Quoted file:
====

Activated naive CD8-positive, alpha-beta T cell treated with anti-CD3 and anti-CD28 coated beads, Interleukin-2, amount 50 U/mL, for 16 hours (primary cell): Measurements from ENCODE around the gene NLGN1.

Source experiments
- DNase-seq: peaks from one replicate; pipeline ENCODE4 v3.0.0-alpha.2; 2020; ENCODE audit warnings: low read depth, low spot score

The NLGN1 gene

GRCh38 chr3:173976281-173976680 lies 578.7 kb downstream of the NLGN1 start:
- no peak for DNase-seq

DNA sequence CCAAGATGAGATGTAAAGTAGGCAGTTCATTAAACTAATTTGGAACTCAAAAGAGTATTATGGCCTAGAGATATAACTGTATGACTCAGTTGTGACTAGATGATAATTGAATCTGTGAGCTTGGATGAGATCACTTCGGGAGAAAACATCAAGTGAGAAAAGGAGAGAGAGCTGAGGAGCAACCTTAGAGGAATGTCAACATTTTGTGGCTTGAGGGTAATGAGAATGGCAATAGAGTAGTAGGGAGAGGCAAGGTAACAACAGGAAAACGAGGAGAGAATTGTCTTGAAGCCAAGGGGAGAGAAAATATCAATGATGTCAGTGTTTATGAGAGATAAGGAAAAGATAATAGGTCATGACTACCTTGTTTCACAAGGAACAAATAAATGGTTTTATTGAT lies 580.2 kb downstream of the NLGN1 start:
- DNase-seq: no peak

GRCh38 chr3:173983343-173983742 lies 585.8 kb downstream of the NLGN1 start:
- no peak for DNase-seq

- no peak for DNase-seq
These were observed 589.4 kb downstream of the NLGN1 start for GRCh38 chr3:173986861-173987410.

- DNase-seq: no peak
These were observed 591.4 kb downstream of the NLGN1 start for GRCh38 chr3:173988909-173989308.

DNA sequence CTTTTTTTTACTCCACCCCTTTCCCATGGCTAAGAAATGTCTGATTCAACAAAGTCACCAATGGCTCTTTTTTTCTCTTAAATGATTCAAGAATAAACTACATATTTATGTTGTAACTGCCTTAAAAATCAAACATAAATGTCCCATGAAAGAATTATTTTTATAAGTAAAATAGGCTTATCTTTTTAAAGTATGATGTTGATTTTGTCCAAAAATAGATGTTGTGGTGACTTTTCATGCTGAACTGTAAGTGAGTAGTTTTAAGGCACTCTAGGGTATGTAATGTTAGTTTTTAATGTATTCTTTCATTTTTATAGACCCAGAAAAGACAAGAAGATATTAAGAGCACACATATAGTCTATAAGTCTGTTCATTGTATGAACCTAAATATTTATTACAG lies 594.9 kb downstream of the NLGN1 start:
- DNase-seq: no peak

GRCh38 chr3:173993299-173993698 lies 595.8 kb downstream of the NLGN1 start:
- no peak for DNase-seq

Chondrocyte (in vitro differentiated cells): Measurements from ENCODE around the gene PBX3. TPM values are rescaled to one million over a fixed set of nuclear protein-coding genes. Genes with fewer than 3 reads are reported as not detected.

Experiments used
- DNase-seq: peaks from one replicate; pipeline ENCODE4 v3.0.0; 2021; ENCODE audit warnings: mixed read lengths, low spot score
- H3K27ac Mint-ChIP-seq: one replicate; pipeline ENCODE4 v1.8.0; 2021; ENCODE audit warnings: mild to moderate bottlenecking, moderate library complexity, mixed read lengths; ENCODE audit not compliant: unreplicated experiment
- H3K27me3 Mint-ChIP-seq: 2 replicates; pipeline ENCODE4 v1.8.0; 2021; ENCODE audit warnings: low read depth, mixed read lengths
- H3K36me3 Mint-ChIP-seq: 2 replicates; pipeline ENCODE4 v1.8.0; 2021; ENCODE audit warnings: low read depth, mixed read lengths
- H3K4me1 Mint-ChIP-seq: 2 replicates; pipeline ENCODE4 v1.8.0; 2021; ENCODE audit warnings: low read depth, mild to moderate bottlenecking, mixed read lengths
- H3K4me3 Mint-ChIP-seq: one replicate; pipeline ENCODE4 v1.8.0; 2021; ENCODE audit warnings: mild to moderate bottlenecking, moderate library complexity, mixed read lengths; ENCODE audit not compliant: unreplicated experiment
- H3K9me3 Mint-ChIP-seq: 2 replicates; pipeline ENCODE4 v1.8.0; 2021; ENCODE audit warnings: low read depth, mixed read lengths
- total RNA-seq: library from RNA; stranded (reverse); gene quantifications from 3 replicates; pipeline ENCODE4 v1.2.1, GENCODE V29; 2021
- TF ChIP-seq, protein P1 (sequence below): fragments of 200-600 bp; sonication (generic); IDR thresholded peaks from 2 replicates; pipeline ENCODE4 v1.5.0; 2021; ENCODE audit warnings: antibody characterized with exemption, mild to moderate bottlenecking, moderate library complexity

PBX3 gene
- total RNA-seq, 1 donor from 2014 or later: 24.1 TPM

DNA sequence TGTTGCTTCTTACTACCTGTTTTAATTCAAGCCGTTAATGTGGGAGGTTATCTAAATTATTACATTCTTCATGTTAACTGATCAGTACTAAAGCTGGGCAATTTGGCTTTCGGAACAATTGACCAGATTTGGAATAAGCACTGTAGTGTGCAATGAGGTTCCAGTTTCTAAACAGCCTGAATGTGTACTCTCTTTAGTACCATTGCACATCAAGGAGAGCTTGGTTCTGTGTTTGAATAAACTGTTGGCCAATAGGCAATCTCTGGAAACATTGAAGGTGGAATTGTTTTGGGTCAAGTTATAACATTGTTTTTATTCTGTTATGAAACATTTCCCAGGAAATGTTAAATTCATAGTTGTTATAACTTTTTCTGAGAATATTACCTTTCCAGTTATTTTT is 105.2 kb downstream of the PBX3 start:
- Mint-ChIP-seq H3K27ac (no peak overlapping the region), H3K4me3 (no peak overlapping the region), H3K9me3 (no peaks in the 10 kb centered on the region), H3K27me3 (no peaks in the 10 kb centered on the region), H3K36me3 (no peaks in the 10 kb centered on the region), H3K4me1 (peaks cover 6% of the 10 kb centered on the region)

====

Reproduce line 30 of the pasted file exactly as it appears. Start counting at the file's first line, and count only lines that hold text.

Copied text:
PBX3 gene